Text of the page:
Syd Blackmarr, Tifton
Leslie Gordon, Atlanta
Fred and Dinah Gretsch, Savannah
Paul Hudson, Clarkston
Carl Purdy, Atlanta
Douglas Scott, Atlanta
The Activities Council of Thomson, Thomson
Atlanta Ballet, Atlanta
Brenau University, Gainesville
Center for Civil and Human Rights, Atlanta
Freedom Singers, Albany
Meridian Herald, Atlanta
Richard B. Russell Library of Political Research and Studies, Athens

Detailed information about the recipients available here.

About the Award

The 2014 Governor’s Award was handcrafted by Whelchel Meaders, a distinguished member of a famous family of Georgia folk potters. His father was L.Q. Meaders, one of six potter sons of John Milton Meaders, who founded Meaders Pottery in 1892 in the Mossy Creek community of Southern White County. Whelchel continues this hundred year old tradition of producing functional ware coated with woodash- and lime-based alkaline glazes. His runny-textured ash glaze exemplifies the high-firing, green or brown glazes unique to the South, this distinctive Southern stoneware tradition. Represented in the Folk Pottery Museum of Northeast Georgia at Sautee Nacoochee, Whelchel joins some 30 potters of the state who maintain a craft tradition continuous since the early 19th century.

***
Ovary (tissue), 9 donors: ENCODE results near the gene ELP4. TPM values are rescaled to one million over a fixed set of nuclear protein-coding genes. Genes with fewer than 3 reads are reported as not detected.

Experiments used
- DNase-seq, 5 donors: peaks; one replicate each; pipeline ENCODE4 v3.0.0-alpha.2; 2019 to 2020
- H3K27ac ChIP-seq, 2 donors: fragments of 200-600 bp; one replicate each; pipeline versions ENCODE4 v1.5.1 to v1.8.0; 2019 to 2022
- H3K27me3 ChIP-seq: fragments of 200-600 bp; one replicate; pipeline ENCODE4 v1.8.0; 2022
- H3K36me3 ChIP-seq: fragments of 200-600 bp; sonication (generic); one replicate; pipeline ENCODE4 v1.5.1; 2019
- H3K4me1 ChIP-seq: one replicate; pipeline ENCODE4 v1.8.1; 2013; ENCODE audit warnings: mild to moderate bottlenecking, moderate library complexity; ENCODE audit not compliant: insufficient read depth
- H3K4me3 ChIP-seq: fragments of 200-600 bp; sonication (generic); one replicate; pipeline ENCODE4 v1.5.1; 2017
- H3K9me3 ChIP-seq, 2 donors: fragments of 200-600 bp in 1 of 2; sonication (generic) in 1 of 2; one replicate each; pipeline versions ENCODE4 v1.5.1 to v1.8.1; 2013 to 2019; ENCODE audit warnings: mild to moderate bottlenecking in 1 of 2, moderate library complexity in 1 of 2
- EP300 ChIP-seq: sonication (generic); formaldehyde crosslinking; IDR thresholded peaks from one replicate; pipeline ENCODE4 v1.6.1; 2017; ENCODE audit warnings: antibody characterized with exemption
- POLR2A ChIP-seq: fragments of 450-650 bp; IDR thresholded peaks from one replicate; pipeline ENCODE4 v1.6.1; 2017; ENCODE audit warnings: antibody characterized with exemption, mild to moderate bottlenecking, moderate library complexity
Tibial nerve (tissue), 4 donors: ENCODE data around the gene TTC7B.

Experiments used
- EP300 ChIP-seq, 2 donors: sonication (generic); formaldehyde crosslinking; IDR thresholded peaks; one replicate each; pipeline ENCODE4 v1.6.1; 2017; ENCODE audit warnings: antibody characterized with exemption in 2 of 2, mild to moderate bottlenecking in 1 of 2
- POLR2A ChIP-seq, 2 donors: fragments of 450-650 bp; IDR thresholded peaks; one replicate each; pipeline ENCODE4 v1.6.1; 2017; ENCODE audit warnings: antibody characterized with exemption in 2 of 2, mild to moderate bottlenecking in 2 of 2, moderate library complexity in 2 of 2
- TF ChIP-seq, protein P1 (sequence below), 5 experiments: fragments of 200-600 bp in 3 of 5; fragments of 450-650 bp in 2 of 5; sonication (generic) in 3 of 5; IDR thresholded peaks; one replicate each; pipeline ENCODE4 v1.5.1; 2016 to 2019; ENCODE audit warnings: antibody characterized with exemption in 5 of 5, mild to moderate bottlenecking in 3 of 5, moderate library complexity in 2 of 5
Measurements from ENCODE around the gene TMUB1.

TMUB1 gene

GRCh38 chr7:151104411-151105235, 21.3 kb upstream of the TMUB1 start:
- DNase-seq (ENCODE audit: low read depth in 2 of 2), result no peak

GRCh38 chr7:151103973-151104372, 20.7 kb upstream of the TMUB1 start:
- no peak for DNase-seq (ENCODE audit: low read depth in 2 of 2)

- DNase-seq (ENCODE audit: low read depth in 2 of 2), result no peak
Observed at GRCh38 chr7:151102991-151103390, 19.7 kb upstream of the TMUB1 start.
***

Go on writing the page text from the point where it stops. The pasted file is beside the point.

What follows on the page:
About the Award Partners

The Georgia Council for the Arts (GCA) is a division of the Georgia Department of Economic Development that works to cultivate the growth of vibrant, thriving Georgia communities through the arts. GCA provides grant funding and statewide programs and services that support the vital arts industry, preserve the state’s cultural heritage, increase tourism and nurture strong communities. Funding for GCA is provided by appropriations from the Georgia General Assembly and the National Endowment for the Arts. Visit www.gaarts.org.